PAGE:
May. 26, 2022
winged pigweed, Cycloloma atriplicifolia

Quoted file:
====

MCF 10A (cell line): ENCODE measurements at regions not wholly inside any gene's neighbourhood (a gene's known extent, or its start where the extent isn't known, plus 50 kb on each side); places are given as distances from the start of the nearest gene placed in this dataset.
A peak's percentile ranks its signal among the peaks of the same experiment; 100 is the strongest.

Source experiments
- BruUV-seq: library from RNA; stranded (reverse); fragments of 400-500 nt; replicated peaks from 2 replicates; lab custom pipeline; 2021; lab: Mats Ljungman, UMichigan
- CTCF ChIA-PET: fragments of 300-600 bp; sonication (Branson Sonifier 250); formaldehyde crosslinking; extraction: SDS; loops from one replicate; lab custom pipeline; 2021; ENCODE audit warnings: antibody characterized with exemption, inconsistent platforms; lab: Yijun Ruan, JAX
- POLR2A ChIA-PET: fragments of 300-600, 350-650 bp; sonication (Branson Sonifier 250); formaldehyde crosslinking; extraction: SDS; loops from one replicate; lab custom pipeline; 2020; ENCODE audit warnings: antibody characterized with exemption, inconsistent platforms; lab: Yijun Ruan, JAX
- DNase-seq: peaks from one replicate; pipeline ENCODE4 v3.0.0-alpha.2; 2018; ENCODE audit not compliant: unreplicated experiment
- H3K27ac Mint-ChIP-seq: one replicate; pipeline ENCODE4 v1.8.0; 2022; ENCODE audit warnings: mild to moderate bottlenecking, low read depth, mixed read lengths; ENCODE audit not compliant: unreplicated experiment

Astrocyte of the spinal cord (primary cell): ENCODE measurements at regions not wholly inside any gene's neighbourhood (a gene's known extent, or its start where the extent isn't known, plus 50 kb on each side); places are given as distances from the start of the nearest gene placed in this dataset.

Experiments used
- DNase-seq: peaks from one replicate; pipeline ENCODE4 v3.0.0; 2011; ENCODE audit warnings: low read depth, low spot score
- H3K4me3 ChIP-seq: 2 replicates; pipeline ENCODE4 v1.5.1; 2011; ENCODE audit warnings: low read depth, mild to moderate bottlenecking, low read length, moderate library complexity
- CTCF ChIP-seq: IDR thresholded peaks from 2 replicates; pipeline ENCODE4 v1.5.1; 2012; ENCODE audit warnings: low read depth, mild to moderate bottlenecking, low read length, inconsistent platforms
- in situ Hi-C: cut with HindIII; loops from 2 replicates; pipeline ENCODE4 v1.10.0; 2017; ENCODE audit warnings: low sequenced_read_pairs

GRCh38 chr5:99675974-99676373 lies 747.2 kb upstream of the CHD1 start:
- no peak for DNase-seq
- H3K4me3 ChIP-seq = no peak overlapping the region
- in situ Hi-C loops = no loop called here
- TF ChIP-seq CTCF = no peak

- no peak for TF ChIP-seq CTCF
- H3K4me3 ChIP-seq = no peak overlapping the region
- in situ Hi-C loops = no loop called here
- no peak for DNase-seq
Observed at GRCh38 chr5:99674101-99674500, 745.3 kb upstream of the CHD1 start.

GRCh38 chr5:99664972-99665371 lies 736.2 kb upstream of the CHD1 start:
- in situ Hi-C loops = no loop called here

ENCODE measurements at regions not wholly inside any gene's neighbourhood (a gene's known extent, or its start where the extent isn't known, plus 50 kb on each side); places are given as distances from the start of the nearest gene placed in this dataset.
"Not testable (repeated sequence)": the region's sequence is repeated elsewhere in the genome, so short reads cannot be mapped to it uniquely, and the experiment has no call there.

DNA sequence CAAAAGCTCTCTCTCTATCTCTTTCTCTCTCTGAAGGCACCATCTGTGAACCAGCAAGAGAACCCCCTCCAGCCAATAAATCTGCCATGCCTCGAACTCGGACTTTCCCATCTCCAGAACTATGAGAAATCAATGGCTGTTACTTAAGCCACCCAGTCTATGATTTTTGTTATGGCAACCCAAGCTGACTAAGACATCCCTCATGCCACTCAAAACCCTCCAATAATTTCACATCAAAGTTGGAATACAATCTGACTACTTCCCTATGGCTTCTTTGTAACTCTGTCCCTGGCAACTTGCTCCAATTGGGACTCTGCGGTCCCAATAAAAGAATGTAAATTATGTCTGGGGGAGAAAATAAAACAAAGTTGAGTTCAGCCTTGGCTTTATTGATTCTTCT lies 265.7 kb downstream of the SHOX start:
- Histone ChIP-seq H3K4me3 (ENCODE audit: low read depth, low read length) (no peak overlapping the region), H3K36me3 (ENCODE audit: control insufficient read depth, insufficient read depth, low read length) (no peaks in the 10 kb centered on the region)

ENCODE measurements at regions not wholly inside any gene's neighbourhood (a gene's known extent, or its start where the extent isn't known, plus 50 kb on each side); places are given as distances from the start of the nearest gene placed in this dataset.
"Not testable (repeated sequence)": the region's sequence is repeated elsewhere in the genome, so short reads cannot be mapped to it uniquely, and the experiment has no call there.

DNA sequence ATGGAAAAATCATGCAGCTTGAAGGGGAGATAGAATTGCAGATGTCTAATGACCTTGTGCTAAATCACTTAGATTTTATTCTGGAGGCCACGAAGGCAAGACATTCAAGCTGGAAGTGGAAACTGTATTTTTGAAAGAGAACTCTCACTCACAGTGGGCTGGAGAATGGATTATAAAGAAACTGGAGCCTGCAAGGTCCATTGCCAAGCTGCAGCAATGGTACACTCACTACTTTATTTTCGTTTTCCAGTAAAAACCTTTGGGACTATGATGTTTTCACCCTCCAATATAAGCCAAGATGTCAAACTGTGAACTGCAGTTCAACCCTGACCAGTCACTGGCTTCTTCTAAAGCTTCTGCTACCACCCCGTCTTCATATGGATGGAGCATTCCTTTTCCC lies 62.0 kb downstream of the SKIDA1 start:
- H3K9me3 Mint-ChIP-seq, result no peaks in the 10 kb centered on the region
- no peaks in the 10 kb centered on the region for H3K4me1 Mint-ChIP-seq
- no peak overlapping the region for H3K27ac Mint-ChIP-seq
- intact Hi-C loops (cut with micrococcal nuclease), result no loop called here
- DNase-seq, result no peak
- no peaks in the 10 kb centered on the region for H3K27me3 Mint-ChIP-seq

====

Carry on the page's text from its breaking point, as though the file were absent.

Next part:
Winged pigweed, or is it more fun to call it tumble ringwing? This is a tumbleplant that takes full advantage of the wind. It originated in our windy central plains, and has recently been taking advantage of cleared areas to spread. It's particularly going eastward in the direction of prevailing winds and interstate highways. This pigweed is wind pollinated, and has apparently found advantage to having upper flowers that are only pistillate. Here you see stamens toward the bottom, and little white pistils in the upper flowers. Late in the season these bushy plants break free and become tumbleweeds. The winged seeds can also break free and spread. Thee Apache, Navajo and Zuni people ate the seeds as flower, porridge or mush. More immaginatively, the Zuni believed this plant belonged to the grandmother of the Gods of War. She taught them to chew these flowers and eject the result on their hands. This would cause enemy arrows to go wild. This observation is from Matilda Stevenson's Ethnobotany of the Zuni Indians (1915), cited on the Native American Ethnobotany Database. Tumble ringwing now grows in every state except AK, FL, GA, HI, ME, NH, OR, RI, VT, and WA, and in MB, ON, QC, and SK. Lenawee Co MI, 8/3/14. Amaranth family, Amaranthaceae.